Molecular Biology

Keeping the Genome Safe

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Science  09 Sep 2011:
Vol. 333, Issue 6048, pp. 1360
DOI: 10.1126/science.333.6048.1360-b

The germ line of an organism must necessarily be sacrosanct; this, after all, is the genetic information transmitted to all subsequent generations. Germline integrity is preserved by a specialized RNA interference system involving Piwi proteins and tiny noncoding RNAs (piRNAs), which suppress the activity of transposable elements (TEs): parasitic DNA elements that are abundant in many eukaryotic genomes. piRNAs are derived from clusters of derelict and defunct TEs in the genome, which are bundled up into heterochromatin.

Rangan et al. show that this normally repressive heterochromatin wrapper is critical for the proper expression of the piRNA clusters. Mutation of the Drosophila histone methyl transferase dSETDB1 results in the loss of repressive heterochromatin marks as well as piRNA cluster transcription, and subsequent activation of TEs. TEs, in turn, suppresses germline stem cell differentation. During normal development, gene transcription is broadly activated in the germ line to promote differentiation, and the heterochromatic piRNA clusters are expressed at the same time, to smother any chance activation of TEs.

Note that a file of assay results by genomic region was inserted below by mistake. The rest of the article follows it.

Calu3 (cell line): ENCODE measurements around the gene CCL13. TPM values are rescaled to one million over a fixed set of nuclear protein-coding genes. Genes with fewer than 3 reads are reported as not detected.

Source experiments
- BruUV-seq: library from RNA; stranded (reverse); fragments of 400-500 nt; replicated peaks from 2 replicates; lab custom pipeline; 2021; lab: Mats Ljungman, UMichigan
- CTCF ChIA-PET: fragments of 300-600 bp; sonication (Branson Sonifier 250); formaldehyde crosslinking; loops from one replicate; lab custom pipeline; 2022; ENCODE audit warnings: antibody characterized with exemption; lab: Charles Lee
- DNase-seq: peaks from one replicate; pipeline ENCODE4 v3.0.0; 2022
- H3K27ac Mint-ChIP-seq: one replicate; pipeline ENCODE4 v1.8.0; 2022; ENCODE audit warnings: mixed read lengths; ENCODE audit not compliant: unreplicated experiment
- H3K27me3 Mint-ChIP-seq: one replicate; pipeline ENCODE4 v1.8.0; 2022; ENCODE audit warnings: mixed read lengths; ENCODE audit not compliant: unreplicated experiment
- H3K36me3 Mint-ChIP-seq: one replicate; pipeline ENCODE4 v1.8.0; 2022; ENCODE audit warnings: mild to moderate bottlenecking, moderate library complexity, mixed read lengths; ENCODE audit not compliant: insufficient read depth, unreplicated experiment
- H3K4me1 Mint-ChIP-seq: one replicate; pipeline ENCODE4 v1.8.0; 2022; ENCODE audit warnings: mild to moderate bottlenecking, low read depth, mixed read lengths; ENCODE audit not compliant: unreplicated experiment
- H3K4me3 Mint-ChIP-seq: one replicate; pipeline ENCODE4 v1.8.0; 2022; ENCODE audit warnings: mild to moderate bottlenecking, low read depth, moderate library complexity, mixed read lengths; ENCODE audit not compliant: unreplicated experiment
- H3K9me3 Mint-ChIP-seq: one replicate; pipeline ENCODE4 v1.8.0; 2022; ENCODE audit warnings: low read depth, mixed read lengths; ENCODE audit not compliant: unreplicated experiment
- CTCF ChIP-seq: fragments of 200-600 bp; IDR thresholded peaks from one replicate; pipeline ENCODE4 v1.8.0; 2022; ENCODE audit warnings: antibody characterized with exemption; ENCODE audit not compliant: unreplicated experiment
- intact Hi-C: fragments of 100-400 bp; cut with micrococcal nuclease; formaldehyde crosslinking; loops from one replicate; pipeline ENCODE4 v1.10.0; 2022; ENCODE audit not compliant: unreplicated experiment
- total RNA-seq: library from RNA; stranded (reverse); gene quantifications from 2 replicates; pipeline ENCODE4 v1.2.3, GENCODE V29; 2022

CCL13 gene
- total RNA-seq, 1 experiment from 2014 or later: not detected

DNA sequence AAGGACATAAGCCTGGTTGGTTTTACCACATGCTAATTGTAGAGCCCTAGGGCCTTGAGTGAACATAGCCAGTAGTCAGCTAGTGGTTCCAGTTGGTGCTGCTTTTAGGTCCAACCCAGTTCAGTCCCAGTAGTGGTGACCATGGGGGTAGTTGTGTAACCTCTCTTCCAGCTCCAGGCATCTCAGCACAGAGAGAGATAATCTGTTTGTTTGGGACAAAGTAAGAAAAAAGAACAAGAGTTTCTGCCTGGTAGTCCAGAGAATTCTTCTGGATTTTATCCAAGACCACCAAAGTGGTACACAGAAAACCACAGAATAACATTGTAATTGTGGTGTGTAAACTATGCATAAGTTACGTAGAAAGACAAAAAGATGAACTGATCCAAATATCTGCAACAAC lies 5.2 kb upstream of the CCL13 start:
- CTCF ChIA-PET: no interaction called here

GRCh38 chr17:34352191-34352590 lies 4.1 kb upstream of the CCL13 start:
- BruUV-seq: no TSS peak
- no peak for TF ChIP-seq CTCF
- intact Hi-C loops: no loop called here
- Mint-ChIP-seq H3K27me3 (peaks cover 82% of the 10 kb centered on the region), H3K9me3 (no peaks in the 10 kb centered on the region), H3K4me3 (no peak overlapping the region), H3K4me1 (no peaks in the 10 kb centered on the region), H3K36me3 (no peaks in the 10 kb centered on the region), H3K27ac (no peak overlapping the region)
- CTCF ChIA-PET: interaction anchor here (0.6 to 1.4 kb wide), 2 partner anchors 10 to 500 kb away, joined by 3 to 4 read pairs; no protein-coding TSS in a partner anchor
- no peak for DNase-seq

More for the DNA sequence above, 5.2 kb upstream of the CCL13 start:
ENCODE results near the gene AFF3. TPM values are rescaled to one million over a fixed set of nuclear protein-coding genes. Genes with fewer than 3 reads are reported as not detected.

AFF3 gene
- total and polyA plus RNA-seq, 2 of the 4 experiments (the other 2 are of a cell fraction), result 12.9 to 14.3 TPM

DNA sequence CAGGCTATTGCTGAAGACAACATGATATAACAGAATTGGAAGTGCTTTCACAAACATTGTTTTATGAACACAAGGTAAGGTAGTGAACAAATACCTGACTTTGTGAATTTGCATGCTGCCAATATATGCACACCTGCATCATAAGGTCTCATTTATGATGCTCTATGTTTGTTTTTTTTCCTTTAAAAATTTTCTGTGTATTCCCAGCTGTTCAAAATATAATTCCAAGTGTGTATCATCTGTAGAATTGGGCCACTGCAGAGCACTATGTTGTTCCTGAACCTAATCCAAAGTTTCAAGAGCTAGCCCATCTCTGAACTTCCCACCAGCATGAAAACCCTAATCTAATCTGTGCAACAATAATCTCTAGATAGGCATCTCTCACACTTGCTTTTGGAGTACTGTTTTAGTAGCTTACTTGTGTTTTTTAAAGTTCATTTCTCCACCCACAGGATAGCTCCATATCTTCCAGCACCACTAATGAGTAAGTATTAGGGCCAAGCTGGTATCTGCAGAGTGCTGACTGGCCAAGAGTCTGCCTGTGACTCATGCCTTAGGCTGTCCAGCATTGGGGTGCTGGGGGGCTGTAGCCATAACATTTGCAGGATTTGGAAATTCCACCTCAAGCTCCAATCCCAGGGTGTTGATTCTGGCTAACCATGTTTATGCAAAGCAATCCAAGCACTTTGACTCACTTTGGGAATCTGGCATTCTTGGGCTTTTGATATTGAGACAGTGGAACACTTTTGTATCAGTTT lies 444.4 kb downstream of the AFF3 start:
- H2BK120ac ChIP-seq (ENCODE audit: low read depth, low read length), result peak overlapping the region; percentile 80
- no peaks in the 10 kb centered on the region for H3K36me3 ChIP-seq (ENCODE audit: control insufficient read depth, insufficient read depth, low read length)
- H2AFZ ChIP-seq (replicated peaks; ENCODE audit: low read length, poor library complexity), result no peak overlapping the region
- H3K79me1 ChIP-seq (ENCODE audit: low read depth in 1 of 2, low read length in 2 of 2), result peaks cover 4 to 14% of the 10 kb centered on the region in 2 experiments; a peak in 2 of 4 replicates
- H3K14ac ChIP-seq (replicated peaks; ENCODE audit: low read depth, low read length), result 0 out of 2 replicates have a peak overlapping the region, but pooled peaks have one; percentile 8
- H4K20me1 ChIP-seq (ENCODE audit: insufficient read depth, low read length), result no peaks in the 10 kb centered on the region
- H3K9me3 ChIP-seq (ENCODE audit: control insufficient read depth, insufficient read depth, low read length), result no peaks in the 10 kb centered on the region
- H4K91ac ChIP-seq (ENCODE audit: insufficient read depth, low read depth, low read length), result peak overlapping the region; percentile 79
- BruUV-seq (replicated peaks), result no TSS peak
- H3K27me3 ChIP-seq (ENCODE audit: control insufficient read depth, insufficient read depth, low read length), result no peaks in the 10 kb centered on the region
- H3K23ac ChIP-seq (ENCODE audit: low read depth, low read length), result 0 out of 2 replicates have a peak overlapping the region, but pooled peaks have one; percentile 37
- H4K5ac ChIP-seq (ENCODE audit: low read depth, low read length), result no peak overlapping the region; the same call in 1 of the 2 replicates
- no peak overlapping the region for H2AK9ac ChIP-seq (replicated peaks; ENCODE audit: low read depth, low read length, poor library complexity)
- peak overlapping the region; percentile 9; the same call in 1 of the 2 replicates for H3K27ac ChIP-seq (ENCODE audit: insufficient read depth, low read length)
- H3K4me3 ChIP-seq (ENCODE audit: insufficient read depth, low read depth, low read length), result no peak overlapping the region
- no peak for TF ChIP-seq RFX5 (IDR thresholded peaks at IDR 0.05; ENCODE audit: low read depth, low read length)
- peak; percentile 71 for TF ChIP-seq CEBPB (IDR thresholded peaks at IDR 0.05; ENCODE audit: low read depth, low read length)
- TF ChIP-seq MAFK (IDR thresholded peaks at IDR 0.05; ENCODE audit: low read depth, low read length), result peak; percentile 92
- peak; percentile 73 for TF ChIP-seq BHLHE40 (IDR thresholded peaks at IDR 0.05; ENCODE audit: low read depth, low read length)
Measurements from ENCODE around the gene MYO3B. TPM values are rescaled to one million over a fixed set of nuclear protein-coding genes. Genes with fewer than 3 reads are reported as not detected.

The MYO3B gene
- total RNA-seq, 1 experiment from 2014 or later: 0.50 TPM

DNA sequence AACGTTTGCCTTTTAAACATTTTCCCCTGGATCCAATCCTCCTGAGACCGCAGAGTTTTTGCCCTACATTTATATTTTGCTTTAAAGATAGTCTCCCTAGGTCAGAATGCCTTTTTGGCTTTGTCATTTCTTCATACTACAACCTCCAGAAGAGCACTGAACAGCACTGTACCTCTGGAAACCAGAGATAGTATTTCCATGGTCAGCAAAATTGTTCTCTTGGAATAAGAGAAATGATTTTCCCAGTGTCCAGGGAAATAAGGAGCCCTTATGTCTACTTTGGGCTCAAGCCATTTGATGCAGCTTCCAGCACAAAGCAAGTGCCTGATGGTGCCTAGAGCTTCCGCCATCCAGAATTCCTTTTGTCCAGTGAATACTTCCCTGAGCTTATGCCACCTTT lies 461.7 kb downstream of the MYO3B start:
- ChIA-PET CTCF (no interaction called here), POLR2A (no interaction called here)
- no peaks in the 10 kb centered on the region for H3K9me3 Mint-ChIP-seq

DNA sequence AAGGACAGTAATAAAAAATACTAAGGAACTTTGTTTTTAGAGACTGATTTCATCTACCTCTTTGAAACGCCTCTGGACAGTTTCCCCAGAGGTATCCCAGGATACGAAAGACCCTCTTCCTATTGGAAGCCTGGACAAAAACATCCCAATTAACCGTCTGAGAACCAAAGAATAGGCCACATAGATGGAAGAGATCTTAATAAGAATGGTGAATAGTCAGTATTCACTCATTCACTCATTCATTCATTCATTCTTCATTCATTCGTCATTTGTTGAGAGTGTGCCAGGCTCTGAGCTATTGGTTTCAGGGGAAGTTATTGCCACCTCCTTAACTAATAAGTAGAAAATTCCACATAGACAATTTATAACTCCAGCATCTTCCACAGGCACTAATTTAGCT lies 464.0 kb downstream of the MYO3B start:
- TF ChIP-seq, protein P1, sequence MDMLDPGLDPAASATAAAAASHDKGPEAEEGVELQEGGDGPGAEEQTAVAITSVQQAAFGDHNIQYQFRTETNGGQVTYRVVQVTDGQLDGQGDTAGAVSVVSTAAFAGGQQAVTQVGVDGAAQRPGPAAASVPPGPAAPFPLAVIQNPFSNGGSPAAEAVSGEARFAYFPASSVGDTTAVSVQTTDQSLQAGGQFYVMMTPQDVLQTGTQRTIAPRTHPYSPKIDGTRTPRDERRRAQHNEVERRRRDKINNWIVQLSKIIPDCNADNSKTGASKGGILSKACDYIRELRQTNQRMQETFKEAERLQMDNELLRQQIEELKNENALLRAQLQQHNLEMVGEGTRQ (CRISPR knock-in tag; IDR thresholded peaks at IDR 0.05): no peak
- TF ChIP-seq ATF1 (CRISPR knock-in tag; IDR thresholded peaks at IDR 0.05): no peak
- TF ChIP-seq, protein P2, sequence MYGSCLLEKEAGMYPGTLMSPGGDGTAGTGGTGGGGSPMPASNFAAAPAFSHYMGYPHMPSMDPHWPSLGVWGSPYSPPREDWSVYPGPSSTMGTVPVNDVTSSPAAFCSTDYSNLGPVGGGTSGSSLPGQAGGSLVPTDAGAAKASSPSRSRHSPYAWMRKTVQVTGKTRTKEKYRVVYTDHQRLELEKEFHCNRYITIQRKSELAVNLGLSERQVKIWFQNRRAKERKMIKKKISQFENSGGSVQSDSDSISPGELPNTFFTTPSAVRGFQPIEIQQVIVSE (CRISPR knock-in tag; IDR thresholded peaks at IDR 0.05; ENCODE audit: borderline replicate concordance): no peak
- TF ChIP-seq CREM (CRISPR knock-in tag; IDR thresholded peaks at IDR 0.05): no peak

Curr. Biol. 21, 1373 (2011).

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